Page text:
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This frequently asked questions draws on the expertise of students who have taken Honors 110 in past years to address some common concerns and issue that come up during the research process. Keep in mind that these students were in many different sections of Honors 110 over the course of several years, so they are giving you an overview of the kinds of research processes that you will be undertaking in this class — but anything you hear from your instructor or GTA supercedes their experience: like any good class, Honors 110 improves each year.

What is Honors 110?

What is the point of Honors 110?

What are the benefits of taking Honors 110?

What are the steps in the Honors 110 research process?

What is a research question?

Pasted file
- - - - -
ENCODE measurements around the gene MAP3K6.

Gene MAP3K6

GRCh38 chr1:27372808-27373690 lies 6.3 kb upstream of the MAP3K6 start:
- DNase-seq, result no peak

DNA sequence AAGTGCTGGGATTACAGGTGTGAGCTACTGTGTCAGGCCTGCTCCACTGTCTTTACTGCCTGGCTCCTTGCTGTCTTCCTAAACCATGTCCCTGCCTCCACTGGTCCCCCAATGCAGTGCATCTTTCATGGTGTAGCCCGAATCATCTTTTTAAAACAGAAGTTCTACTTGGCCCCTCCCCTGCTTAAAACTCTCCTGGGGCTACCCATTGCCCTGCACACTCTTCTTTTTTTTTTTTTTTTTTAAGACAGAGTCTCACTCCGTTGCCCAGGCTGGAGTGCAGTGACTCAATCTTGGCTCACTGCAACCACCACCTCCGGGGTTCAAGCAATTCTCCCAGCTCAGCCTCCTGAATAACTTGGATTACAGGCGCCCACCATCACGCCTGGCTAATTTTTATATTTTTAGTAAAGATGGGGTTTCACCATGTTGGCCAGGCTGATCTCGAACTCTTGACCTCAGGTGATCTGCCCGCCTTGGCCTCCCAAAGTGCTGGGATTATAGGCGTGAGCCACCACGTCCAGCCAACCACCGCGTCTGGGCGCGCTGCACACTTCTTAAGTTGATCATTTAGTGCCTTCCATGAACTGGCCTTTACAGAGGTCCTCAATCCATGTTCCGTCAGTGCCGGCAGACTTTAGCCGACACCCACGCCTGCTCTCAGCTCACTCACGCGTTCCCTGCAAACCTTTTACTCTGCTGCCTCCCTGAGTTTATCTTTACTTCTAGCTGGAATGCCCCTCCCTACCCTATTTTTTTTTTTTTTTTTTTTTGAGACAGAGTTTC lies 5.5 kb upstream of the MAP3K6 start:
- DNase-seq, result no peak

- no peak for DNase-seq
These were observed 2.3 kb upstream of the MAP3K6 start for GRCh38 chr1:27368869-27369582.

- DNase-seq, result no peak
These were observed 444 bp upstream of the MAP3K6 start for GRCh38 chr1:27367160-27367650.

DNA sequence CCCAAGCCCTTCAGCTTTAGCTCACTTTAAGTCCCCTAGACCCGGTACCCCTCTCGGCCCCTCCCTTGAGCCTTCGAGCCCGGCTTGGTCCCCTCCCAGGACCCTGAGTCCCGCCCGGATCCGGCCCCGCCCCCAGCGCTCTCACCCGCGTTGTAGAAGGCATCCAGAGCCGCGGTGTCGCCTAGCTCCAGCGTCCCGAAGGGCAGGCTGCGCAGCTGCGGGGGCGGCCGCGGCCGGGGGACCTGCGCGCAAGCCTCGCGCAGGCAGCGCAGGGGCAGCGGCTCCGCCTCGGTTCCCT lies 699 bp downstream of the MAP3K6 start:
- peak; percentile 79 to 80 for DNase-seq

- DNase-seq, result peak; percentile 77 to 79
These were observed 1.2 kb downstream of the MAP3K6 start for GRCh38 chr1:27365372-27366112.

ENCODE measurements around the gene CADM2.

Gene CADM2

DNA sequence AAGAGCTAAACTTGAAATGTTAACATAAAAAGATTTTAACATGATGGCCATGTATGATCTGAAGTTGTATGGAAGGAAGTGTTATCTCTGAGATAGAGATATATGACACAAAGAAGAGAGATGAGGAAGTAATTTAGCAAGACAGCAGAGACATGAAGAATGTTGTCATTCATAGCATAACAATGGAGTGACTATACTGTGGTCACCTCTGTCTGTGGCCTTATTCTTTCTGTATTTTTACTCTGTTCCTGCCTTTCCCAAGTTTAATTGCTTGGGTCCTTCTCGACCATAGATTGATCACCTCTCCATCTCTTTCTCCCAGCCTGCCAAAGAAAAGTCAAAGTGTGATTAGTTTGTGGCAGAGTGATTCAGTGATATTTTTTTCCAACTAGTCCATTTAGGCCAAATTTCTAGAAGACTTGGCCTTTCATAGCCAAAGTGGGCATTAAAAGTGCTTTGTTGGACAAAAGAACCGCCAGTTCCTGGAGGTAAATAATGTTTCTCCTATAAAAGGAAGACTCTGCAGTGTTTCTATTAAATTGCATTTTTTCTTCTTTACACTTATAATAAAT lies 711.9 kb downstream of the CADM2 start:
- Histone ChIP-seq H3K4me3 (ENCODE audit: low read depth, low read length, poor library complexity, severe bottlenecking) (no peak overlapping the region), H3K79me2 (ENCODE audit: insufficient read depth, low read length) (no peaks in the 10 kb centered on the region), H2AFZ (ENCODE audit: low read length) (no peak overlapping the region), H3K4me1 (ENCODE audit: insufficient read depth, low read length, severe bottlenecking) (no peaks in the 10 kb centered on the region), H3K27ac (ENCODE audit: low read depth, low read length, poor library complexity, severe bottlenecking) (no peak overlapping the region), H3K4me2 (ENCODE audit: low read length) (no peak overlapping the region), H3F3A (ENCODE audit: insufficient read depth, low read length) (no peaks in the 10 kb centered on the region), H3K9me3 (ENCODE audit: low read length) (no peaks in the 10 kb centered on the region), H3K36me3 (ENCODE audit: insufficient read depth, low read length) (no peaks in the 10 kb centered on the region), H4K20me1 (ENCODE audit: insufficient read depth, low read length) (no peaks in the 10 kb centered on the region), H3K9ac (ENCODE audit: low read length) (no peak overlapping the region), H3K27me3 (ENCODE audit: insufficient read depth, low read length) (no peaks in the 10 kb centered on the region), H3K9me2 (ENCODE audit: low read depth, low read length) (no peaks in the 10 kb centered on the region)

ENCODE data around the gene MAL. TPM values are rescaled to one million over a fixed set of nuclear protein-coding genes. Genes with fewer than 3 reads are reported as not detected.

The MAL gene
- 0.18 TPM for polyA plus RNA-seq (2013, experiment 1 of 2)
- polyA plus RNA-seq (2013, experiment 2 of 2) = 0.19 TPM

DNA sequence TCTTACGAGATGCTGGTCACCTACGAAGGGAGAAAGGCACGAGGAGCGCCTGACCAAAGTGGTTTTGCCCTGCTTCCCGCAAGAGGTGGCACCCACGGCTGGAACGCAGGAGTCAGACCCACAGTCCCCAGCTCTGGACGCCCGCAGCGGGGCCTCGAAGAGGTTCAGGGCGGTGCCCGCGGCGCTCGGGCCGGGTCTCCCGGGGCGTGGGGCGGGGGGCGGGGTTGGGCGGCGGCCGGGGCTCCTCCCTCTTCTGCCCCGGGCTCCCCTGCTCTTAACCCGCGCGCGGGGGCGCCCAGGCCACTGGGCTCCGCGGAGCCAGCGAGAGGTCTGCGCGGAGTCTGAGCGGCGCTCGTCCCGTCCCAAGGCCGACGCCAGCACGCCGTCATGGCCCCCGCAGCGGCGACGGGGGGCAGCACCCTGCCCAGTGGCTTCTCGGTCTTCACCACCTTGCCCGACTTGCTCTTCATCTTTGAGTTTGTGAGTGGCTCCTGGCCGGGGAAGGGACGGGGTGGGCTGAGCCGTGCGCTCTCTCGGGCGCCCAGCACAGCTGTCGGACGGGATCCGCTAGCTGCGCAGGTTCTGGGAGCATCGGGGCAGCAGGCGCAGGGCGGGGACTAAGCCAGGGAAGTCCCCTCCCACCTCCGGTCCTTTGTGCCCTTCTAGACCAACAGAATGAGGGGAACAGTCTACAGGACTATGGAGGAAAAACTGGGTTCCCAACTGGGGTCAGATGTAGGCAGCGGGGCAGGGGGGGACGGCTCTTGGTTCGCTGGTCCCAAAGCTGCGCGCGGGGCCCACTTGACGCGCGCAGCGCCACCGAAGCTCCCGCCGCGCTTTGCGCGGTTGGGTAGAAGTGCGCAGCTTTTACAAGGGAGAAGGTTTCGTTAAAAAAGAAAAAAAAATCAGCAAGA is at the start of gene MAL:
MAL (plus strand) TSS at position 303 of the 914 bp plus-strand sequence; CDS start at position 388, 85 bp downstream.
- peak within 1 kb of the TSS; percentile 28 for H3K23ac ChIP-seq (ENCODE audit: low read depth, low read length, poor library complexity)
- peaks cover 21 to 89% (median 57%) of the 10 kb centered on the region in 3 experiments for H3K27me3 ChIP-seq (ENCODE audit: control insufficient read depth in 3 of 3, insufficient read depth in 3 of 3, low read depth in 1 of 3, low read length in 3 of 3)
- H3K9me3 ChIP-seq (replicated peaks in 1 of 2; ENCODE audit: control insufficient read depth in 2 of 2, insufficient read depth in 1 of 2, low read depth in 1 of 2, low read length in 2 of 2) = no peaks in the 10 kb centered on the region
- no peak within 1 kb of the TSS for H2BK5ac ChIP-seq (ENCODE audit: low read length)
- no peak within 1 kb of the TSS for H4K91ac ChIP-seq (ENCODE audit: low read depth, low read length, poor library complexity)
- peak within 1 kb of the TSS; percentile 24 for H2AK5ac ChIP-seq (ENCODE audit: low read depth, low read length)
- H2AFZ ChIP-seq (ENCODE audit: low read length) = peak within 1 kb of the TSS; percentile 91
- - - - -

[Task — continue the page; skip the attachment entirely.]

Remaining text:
What is an annotation?

Why shouldn’t I pick a research question to which I already know the answer?

What kinds of topics are appropriate in this class?

How do you select a topic and research question?

What does “multiple perspectives” mean?

What are the characteristics of a good research question?

How can I tell if my topic is too broad?

How can I tell if my topic is significant?

Is it okay if my research question changes?

How is the research process in Honors 110 different from the research I did in high school?

How do you evaluate the quality of sources you find in the research process?

How can I tell if a source is reliable?

What is a “scholarly conversation”?

How do you identify the relationship between sources?

In high school, I started a project with a claim; how is the Honors 110 research process different?

What tools were most helpful for your research?

How can the library help me with my research?

What are scholarly databases and how can they help me?

How can the librarians help me?

Do you have any tips for a current Honors 110 student?